In lieu of an abstract, here is a brief excerpt of the content:

  • 2022 Black History Month Theme:Black Health and Wellness throughout the African Diaspora
  • Virginia M. Brennan, PhD, MA

The Journal of Health Care for the Poor and Underserved is happy to join in the celebration of Black History Month 2022 with its theme of Black Health and Wellness throughout the African Diaspora. In this Note, I will highlight papers from the current issue fitting this theme.

The distribution of physicians of color—specifically Black surgeons and international medical graduates (IMGs) from the seven countries on the Trump travel ban list—came under the spotlight of Imam Xierali and Mark Nivet. They employed withdrawal mapping in the theoretical foundation of spatial accessibility to identify what regions of the U.S. would be most affected if those physicians were withdrawn. For Black surgeons, the effect would be felt most in predominantly Black areas. As the authors write, "The spatial analysis results suggest that areas in the South with a higher percentage of Black residents, urban areas on the East Coast, and Midwestern states are more dependent than the rest of the nation on Black surgical specialists for spatial accessibility to surgical care." The region most affected by the withdrawal of the travel-ban IMGs would be the Midwest. Recognizing these patterns can help shape policy with respect to increasing the numbers of physicians of color.

Turning to the larger diaspora, Eappen et al. report on interviews with providers for 126 survivors of the Boka Haram (Borno State, Nigeria) abductions and human trafficking. They detail the physical, mental, and social challenges the survivors faced when they were held captive, and how the providers employed a holistic model of care in treatment.

Two other papers put a much wider lens on health in the African Diaspora. Oleribe et al. report the epidemiology of COVID-19 in Nigeria in the first year of the pandemic, employing the data from the Nigerian Center for Disease Control. The second paper examines the distribution of cholera worldwide analyzed into temporal fragments and spatial regions. The regions most affected by cholera over time were several regions in Africa, Haiti, and South Asia.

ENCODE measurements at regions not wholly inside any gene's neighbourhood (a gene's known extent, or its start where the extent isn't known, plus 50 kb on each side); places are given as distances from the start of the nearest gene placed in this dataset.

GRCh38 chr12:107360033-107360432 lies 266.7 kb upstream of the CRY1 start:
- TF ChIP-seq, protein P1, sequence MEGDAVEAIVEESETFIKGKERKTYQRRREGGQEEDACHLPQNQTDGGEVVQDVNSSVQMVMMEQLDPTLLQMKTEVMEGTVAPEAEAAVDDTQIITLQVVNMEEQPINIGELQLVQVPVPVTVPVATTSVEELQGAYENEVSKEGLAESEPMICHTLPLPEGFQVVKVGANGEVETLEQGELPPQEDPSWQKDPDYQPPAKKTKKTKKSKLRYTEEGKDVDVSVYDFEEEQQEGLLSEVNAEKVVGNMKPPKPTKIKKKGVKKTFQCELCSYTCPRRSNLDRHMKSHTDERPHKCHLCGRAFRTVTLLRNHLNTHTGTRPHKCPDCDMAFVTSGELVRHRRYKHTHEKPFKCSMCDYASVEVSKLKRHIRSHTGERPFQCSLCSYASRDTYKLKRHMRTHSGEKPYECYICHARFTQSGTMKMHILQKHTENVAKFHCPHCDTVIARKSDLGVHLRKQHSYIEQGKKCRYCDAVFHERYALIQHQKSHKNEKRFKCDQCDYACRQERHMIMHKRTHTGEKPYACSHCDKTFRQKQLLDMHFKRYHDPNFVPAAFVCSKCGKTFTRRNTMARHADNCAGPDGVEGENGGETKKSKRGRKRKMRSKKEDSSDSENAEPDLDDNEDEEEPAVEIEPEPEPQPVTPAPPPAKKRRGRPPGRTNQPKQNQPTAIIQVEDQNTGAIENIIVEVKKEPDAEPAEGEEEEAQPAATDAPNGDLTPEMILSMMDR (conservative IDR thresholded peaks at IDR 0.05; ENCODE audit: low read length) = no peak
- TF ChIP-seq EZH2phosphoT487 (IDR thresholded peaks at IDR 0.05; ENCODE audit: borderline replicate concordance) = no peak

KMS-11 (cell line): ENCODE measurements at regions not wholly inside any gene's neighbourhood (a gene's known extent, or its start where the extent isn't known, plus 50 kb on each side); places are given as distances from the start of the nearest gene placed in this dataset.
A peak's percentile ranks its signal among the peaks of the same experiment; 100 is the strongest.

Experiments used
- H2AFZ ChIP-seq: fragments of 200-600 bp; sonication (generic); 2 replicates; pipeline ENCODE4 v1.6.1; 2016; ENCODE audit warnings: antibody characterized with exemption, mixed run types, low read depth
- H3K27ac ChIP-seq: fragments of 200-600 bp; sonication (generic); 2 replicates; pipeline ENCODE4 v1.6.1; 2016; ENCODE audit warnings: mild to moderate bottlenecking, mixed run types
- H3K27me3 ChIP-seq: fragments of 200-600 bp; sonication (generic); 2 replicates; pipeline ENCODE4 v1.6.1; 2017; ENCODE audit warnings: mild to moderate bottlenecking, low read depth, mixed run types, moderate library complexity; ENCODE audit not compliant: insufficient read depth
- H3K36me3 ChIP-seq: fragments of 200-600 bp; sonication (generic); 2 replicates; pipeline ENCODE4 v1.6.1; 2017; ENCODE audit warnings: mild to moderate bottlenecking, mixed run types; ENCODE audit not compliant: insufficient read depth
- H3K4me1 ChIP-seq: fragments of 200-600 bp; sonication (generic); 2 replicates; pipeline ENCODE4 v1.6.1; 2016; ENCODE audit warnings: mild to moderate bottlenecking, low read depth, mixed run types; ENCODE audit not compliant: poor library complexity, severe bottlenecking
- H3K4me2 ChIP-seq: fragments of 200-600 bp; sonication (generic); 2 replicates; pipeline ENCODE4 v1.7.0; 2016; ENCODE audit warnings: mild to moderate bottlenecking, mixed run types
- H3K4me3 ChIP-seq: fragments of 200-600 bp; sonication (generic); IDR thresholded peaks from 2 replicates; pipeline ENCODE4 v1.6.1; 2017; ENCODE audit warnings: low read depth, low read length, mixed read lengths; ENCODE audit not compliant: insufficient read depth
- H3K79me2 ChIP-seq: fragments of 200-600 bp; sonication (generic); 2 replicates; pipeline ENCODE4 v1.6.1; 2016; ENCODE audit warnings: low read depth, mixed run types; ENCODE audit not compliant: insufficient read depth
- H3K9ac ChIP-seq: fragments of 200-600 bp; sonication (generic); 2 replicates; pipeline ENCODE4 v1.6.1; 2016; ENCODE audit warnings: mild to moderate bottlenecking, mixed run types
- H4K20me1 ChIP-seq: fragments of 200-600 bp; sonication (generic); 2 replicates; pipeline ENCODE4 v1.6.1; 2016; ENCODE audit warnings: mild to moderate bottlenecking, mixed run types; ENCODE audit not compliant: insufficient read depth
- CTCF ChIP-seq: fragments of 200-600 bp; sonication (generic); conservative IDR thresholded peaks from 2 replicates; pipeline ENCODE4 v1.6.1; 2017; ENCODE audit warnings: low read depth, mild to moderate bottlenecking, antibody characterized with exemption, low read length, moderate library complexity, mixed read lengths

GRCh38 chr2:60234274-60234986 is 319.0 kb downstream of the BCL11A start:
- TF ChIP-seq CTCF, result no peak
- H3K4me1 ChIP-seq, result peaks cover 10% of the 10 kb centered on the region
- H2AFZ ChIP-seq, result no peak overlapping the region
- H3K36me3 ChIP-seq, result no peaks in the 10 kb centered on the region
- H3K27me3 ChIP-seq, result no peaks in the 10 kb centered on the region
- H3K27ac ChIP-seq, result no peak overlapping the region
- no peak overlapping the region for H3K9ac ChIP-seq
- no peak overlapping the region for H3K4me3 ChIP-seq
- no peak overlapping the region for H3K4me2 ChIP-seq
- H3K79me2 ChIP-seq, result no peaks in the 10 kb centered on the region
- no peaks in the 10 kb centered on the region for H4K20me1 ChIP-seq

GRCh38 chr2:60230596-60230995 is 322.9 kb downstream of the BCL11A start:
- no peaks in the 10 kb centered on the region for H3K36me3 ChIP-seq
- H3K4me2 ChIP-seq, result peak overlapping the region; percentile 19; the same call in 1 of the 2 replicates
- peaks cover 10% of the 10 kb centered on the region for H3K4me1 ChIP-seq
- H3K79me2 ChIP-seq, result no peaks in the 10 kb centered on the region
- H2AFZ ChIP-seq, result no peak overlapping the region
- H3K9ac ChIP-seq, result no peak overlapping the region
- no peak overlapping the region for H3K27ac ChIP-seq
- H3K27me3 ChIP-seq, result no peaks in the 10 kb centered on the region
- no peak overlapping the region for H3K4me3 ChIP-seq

Flint, Michigan became synonymous in 2014–2019 with drinking water contaminated by lead. In this issue, Wierda and Amini use survey data from 1,825 adults in Michigan and logistic regression to assess changes in consumption of soda, juice, and other sugar-sweetened drinks before and after the crisis. While consumption increased after the crisis, it increased much more among African Americans than Whites. The authors note that "the context of the FWC [Fline water crisis] made this a time when mistrust in local government messaging might have been a factor."

Two papers concerning Black/White cancer disparities concern us next. Shabani and colleagues review the literature on head and neck squamous cell carcinomas. They summarize by saying the African American patients are diagnosed younger, present with a [End Page ix] higher tumor burden, are less likely to receive definitive treatment, and have increased mortality relative to Whites. Importantly, the authors note that all these conditions are reversible. Crittendon, LaNoue, and George compared the clinical care of Black and White men relating to prostate specific antigen (PSA) screening, using the large Behavioral Risk Factor Surveillance System data set. The found that perceived racism and its interaction with race was not significantly associated with any PSA outcomes. However, they also found that Black men were significantly less likely than White men to be advised of potential benefits and harms of PSA screening.

The paper, "Positive Depression Screening at the First Prenatal Visit in a Low-Income Primarily Black Population," by Edwards et al. emerges from a larger effort to improve prenatal care in areas where there are wide infant mortality disparities. The depression screen administered to the 500 patients studied through chart review revealed an extremely high rate of depression among this primarily Black group of low-income mothers. The authors argue that decreasing the disproportionately high infant mortality rates in this population depends in part on incorporating mental health care as part of prenatal care.

Finally, in the clinical area, we would like to mention the paper by Bransden, Hernandez, Mangels, and colleagues on echocardiograms of Haitian...